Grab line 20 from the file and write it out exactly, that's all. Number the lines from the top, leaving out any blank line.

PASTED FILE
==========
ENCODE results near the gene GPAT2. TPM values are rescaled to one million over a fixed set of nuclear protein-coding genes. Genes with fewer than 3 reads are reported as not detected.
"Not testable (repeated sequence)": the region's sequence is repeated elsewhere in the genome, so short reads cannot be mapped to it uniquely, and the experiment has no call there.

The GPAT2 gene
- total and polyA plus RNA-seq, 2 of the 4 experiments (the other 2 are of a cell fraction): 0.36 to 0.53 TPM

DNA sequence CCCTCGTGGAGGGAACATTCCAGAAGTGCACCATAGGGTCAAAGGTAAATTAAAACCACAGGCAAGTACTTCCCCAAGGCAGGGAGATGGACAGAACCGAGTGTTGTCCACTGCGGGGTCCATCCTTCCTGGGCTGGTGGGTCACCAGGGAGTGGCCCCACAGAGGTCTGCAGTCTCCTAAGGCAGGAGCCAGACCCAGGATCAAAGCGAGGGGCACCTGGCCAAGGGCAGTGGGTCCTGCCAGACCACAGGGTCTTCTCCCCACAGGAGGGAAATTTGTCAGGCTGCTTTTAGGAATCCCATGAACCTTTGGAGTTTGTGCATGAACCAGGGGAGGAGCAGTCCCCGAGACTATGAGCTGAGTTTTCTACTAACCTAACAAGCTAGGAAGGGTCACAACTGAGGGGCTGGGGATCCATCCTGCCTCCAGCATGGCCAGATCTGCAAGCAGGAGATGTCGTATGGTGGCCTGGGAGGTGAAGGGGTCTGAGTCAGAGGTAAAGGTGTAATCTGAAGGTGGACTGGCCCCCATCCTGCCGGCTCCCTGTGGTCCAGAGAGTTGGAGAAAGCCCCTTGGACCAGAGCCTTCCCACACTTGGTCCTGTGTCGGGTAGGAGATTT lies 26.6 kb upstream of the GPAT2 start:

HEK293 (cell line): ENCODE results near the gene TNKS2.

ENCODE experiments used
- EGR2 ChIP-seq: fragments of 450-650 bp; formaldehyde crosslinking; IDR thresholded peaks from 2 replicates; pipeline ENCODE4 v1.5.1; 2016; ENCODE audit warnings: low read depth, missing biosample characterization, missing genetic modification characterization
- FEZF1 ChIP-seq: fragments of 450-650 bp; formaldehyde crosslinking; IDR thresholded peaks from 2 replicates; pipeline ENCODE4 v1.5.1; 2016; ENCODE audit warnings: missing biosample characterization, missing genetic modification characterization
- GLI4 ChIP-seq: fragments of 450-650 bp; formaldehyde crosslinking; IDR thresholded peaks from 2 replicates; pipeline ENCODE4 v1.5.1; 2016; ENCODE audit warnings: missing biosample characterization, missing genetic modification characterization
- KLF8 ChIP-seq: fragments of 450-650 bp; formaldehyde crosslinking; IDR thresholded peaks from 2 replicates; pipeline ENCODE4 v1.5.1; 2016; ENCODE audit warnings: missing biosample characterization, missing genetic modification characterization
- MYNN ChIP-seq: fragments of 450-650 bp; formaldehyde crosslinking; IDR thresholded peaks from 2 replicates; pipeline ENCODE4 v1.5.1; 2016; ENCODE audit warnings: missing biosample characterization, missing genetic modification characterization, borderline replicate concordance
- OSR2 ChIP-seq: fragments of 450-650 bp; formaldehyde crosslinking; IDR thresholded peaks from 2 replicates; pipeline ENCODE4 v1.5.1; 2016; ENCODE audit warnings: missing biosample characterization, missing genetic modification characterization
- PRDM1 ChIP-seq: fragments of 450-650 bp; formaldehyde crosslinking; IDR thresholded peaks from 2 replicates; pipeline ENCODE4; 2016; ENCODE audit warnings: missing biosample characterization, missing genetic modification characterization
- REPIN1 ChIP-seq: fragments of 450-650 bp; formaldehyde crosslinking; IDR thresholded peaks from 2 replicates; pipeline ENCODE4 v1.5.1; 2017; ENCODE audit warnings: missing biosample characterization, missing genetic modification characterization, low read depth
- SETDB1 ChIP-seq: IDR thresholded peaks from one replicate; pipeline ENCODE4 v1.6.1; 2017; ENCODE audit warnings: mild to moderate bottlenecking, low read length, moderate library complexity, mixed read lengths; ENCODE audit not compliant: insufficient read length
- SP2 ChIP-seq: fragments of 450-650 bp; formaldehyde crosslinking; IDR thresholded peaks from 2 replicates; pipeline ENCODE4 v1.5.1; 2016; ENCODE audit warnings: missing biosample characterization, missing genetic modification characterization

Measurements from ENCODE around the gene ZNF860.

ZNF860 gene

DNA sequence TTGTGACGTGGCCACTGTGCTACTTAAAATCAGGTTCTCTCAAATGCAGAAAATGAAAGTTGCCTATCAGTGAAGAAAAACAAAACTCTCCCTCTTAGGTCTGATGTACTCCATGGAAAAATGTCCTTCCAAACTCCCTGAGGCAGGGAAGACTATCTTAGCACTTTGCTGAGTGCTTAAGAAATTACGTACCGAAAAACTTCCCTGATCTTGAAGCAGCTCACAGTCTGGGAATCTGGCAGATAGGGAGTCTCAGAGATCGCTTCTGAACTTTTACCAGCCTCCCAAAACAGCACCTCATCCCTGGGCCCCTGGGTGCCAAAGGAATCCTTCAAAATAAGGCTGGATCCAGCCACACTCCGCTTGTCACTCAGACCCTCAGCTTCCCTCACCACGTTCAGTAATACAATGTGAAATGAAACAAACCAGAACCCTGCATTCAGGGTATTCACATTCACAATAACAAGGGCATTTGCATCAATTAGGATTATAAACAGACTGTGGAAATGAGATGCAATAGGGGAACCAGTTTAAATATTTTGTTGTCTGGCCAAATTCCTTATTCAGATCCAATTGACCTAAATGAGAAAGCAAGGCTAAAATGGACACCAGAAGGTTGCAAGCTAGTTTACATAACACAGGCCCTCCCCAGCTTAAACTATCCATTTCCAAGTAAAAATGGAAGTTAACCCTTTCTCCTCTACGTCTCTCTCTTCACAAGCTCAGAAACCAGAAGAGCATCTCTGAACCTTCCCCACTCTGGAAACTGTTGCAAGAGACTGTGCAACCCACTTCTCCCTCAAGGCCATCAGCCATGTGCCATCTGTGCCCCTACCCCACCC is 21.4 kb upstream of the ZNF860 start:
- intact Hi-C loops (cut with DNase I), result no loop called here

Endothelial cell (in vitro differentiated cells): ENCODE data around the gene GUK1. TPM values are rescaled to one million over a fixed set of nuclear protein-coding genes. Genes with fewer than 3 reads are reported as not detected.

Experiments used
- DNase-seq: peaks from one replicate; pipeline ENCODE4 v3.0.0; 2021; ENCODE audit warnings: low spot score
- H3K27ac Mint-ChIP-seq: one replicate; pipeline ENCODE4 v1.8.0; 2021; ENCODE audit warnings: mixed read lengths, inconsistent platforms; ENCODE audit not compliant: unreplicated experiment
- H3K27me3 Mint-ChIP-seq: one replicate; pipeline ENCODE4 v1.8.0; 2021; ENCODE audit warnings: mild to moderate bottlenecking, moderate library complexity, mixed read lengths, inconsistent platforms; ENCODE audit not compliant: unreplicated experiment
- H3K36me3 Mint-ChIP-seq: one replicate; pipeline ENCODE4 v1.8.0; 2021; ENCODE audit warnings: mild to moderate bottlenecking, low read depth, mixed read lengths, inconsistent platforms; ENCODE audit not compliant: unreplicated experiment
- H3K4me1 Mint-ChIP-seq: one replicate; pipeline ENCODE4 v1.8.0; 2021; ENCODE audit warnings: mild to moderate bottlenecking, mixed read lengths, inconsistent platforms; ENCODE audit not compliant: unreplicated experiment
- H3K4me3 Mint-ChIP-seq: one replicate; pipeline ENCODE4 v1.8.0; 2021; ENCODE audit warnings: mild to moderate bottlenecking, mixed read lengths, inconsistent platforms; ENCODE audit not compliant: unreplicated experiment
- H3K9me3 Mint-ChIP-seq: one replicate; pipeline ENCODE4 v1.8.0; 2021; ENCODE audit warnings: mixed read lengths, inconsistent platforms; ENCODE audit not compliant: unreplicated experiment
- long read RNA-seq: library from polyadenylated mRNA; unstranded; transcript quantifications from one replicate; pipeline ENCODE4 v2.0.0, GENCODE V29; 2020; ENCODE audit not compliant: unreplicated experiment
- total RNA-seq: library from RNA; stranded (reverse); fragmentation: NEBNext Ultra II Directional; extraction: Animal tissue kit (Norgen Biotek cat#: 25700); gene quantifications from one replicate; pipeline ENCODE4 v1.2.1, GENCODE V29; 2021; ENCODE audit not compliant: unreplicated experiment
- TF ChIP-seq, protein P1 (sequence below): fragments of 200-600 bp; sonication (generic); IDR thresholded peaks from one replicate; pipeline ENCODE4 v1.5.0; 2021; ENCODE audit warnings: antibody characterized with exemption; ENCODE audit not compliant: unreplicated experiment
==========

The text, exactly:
DNA sequence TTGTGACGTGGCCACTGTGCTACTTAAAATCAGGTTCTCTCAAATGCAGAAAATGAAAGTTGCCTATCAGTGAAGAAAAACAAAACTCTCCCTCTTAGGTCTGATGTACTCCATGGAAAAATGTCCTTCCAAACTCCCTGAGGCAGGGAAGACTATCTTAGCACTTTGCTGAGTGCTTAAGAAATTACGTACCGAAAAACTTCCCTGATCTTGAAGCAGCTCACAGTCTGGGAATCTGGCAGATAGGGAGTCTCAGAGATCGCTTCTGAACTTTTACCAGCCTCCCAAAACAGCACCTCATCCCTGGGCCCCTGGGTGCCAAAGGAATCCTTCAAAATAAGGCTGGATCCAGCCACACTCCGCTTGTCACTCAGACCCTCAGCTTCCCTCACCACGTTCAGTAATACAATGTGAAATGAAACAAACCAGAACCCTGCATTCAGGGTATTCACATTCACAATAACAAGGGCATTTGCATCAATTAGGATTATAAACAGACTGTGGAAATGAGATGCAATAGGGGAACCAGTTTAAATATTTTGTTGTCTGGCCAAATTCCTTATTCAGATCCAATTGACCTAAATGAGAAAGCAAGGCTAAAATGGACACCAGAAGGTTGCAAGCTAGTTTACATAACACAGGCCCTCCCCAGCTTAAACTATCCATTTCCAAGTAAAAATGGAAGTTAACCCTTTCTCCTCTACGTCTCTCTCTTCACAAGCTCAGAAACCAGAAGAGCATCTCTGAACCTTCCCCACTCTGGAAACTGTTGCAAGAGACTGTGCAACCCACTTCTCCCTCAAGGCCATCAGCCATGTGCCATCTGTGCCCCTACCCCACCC is 21.4 kb upstream of the ZNF860 start: